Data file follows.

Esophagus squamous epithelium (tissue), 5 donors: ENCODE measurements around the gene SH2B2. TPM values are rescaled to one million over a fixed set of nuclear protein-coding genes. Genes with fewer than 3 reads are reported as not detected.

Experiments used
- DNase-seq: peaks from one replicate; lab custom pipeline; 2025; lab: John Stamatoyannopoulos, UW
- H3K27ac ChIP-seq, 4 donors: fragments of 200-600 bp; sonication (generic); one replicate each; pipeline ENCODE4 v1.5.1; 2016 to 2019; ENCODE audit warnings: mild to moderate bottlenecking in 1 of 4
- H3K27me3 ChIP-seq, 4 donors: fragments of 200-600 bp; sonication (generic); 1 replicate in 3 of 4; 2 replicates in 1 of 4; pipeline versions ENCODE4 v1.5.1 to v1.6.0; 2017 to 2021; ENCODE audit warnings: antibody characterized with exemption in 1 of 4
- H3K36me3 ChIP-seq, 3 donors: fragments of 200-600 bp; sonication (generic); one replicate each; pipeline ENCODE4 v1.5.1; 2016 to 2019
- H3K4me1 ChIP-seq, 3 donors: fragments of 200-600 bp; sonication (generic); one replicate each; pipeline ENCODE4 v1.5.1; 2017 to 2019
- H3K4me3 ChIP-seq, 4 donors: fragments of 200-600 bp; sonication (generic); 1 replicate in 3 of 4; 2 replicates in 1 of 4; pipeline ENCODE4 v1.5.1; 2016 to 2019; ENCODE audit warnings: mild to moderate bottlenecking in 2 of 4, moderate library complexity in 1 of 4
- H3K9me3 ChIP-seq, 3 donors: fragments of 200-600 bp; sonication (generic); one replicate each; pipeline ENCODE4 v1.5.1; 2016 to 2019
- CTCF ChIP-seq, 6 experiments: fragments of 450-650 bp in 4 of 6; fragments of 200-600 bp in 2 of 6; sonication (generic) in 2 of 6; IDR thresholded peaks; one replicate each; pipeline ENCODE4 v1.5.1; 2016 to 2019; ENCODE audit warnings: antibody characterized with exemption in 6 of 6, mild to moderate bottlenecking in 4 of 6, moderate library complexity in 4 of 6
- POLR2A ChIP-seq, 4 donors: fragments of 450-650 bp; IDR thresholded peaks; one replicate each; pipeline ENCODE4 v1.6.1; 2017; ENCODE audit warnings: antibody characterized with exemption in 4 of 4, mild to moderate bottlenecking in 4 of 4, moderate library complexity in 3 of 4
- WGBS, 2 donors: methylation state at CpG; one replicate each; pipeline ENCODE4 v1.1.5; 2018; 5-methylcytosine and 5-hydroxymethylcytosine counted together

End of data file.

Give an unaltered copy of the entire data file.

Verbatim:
Esophagus squamous epithelium (tissue), 5 donors: ENCODE measurements around the gene SH2B2. TPM values are rescaled to one million over a fixed set of nuclear protein-coding genes. Genes with fewer than 3 reads are reported as not detected.

Experiments used
- DNase-seq: peaks from one replicate; lab custom pipeline; 2025; lab: John Stamatoyannopoulos, UW
- H3K27ac ChIP-seq, 4 donors: fragments of 200-600 bp; sonication (generic); one replicate each; pipeline ENCODE4 v1.5.1; 2016 to 2019; ENCODE audit warnings: mild to moderate bottlenecking in 1 of 4
- H3K27me3 ChIP-seq, 4 donors: fragments of 200-600 bp; sonication (generic); 1 replicate in 3 of 4; 2 replicates in 1 of 4; pipeline versions ENCODE4 v1.5.1 to v1.6.0; 2017 to 2021; ENCODE audit warnings: antibody characterized with exemption in 1 of 4
- H3K36me3 ChIP-seq, 3 donors: fragments of 200-600 bp; sonication (generic); one replicate each; pipeline ENCODE4 v1.5.1; 2016 to 2019
- H3K4me1 ChIP-seq, 3 donors: fragments of 200-600 bp; sonication (generic); one replicate each; pipeline ENCODE4 v1.5.1; 2017 to 2019
- H3K4me3 ChIP-seq, 4 donors: fragments of 200-600 bp; sonication (generic); 1 replicate in 3 of 4; 2 replicates in 1 of 4; pipeline ENCODE4 v1.5.1; 2016 to 2019; ENCODE audit warnings: mild to moderate bottlenecking in 2 of 4, moderate library complexity in 1 of 4
- H3K9me3 ChIP-seq, 3 donors: fragments of 200-600 bp; sonication (generic); one replicate each; pipeline ENCODE4 v1.5.1; 2016 to 2019
- CTCF ChIP-seq, 6 experiments: fragments of 450-650 bp in 4 of 6; fragments of 200-600 bp in 2 of 6; sonication (generic) in 2 of 6; IDR thresholded peaks; one replicate each; pipeline ENCODE4 v1.5.1; 2016 to 2019; ENCODE audit warnings: antibody characterized with exemption in 6 of 6, mild to moderate bottlenecking in 4 of 6, moderate library complexity in 4 of 6
- POLR2A ChIP-seq, 4 donors: fragments of 450-650 bp; IDR thresholded peaks; one replicate each; pipeline ENCODE4 v1.6.1; 2017; ENCODE audit warnings: antibody characterized with exemption in 4 of 4, mild to moderate bottlenecking in 4 of 4, moderate library complexity in 3 of 4
- WGBS, 2 donors: methylation state at CpG; one replicate each; pipeline ENCODE4 v1.1.5; 2018; 5-methylcytosine and 5-hydroxymethylcytosine counted together